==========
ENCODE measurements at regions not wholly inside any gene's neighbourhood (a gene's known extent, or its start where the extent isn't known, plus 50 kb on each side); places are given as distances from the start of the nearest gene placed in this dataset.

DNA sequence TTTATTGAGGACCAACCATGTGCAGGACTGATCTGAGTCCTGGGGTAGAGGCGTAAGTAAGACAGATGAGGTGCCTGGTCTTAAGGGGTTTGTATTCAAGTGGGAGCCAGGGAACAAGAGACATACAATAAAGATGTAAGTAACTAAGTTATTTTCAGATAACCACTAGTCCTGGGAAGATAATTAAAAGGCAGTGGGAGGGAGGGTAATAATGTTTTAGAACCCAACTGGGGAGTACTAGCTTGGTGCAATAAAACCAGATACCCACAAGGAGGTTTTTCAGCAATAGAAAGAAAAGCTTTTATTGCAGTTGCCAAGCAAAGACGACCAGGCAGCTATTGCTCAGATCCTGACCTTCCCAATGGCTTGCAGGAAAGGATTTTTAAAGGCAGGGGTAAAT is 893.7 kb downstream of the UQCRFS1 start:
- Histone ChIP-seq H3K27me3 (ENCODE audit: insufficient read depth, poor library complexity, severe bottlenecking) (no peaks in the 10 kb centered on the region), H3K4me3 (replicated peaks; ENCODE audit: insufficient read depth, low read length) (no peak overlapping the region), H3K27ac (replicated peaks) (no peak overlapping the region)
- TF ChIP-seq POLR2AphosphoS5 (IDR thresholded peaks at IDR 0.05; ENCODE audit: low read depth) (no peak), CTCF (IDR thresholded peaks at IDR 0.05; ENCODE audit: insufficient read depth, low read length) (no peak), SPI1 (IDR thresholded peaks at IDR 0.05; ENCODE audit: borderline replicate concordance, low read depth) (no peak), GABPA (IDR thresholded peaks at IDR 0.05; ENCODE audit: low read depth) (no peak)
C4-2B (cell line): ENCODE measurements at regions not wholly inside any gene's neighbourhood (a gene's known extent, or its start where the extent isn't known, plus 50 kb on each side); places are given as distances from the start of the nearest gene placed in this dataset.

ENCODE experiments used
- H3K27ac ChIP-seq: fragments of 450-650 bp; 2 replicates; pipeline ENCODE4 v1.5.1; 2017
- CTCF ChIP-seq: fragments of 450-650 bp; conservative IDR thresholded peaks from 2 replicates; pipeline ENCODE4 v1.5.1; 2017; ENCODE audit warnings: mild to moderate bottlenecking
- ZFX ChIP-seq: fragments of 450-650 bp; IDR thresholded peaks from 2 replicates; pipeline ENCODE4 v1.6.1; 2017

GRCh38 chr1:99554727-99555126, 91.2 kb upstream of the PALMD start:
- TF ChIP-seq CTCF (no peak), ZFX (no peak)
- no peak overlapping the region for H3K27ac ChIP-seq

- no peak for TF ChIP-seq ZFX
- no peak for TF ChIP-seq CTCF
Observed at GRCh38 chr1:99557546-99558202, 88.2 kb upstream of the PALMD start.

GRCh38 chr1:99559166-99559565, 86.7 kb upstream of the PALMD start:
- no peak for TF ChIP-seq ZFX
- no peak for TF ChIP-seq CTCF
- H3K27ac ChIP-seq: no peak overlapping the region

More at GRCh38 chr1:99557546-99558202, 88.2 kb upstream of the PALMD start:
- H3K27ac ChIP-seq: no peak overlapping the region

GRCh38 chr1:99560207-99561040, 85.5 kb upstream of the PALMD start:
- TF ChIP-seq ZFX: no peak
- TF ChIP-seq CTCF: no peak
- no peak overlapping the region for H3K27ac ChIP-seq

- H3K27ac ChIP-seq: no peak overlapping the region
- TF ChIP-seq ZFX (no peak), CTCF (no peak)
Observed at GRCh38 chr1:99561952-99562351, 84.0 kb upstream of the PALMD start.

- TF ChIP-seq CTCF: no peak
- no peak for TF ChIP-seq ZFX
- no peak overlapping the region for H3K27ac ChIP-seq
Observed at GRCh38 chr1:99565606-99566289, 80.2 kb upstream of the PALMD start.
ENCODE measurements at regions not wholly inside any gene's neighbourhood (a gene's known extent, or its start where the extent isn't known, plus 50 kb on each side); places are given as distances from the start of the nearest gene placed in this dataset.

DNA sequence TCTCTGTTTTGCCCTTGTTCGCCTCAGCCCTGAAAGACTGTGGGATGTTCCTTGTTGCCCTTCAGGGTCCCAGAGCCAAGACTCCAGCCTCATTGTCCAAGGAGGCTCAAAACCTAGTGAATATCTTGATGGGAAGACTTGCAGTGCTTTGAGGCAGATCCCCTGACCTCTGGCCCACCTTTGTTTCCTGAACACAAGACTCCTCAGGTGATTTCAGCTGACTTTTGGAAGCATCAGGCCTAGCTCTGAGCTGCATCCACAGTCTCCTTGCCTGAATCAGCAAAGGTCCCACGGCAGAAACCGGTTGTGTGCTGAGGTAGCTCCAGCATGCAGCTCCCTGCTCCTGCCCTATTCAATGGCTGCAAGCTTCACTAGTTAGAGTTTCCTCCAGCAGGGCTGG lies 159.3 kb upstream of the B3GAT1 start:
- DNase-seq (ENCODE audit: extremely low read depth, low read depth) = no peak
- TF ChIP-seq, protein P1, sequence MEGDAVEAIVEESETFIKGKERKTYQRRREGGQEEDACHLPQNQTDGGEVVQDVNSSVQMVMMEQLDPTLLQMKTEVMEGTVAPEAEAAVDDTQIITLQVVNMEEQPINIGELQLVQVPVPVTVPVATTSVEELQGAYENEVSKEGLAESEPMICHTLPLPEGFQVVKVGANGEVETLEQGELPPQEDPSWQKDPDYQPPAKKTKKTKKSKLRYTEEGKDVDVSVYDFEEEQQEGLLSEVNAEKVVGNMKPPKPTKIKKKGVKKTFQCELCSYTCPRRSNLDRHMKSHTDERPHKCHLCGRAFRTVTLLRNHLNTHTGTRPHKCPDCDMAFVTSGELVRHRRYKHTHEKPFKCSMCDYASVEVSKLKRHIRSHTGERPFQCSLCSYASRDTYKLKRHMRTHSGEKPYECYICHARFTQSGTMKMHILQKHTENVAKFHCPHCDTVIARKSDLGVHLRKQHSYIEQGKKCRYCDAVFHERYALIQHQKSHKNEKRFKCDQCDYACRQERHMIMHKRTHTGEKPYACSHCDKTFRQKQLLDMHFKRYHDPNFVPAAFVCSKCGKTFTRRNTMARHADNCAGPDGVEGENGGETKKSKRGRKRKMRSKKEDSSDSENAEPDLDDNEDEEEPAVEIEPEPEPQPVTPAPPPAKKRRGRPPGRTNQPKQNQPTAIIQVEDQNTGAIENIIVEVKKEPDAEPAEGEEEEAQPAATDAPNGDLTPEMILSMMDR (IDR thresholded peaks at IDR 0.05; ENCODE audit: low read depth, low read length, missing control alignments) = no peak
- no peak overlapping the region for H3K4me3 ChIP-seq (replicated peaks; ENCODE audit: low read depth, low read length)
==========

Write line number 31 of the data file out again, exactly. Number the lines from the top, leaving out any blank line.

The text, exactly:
- no peak overlapping the region for H3K27ac ChIP-seq